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A young woman begging in Essen
People aged 19 to 25 appear particularly likely to be affectedImage: AP

Poverty gap

February 17, 2010

One in seven people is now defined as living on or below the poverty line, according to a report. Families with children and young people were particularly likely to struggle for money, researchers found.


The proportion of people defined as being "at risk of poverty" in Germany has risen significantly over the course of a decade.

Some 11.5 million Germans, 14 percent of the population, fell into that category in 2008 - about a third more than ten years earlier.

Children and young people are particularly hard-hit, according to a study by the German Institute for Economic Research (DIW) released on Wednesday.

Young particularly vulnerable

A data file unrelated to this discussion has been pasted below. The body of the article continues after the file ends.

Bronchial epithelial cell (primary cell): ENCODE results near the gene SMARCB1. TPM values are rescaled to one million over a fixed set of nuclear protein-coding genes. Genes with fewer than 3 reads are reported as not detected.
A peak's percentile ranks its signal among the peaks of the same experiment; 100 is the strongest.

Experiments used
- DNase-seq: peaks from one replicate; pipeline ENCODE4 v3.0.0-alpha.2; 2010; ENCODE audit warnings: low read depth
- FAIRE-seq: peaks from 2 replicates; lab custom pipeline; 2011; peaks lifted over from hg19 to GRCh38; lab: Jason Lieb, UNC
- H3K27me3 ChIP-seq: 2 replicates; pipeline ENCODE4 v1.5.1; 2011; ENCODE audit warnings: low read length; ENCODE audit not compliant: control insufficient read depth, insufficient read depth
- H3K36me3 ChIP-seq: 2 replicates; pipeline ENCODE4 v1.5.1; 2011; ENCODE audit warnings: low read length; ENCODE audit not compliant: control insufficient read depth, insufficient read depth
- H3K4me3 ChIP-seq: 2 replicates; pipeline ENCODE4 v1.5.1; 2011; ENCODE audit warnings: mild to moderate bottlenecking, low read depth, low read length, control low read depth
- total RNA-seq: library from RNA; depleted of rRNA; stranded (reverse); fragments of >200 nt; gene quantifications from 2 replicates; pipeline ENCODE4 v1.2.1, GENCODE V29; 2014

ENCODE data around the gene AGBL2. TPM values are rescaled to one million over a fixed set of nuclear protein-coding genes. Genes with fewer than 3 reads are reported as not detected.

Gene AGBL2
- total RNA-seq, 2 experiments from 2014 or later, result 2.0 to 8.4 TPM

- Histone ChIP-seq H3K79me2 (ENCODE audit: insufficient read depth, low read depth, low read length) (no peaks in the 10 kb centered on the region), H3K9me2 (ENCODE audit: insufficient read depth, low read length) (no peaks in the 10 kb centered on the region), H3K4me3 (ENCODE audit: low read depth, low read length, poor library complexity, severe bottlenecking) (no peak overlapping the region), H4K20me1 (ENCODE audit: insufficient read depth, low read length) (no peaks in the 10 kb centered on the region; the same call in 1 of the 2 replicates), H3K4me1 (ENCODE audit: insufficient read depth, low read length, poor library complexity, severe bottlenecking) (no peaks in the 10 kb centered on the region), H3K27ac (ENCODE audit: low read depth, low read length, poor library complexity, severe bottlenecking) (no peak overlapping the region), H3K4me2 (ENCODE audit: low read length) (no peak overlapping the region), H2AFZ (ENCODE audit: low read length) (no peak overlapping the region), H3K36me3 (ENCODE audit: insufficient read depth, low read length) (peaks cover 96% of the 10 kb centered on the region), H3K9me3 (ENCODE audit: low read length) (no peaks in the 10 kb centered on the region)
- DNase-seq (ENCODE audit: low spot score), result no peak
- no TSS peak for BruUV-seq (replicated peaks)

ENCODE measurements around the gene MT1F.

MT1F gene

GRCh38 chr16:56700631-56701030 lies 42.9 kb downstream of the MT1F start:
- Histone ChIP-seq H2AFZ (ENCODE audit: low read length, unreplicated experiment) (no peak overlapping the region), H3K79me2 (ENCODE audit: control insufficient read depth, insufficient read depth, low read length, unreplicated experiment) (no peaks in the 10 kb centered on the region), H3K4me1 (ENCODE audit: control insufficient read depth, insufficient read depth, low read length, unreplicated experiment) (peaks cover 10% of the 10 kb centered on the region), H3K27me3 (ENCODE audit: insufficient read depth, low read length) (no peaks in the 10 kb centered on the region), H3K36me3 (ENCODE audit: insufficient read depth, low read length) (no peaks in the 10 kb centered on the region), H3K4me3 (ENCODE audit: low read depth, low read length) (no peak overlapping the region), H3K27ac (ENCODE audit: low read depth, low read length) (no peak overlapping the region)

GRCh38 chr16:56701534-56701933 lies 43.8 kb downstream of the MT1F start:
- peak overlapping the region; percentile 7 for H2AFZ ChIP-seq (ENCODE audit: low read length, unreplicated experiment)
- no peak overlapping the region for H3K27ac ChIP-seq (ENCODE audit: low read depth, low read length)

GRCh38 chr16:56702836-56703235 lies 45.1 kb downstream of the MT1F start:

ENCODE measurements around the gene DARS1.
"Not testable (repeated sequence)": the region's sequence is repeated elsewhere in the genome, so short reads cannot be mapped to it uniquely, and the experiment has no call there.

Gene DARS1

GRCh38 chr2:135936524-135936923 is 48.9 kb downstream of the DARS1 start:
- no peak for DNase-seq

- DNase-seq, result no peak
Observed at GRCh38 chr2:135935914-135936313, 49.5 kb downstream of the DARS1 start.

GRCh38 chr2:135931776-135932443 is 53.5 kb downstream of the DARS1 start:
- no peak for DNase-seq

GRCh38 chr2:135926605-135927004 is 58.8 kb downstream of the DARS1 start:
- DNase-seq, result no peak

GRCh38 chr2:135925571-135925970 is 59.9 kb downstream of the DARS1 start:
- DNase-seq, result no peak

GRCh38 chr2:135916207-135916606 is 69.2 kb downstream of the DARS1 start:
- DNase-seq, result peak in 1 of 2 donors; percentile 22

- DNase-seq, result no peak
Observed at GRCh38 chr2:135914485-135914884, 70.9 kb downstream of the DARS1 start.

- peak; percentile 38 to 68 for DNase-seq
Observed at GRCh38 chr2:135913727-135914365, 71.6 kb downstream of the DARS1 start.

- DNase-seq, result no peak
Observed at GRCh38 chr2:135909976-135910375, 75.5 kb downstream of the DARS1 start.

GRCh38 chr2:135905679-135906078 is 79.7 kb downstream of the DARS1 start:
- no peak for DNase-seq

Nearly a quarter of 19 to 25-year olds were defined as being at risk of poverty - having an income of less than 60 percent of the national average. The gross average annual salary for a German employee is about 30,900 euros.

A girl at a centre for poor families in Berlin, sucking her thumb
Poverty levels were high for large or single parent familiesImage: picture-alliance/ dpa

According to researchers, poverty among the young was on the increase because of longer periods of education and training, poorly paid jobs and a trend of leaving home earlier.

Numbers also peaked for families with three or more children. About 22 percent of families with three children were at risk, while the figure for those with four children was 36 percent.

The level for single parent families with children was highest - at 40 percent.

In need of helping hand

Increases in Germany's Hartz IV welfare benefits would not go far enough to solve the problem, report co-author Markus Grabka said.

"Investment in child care and better earning chances for single parents and families with young children would seem more sensible," said Grabka.

The report found that poverty did not appear to be a problem for the middle-aged, those at the end of their working life and the recently retired, although levels were higher for those over the age of 75.

Editor: Andreas Illmer

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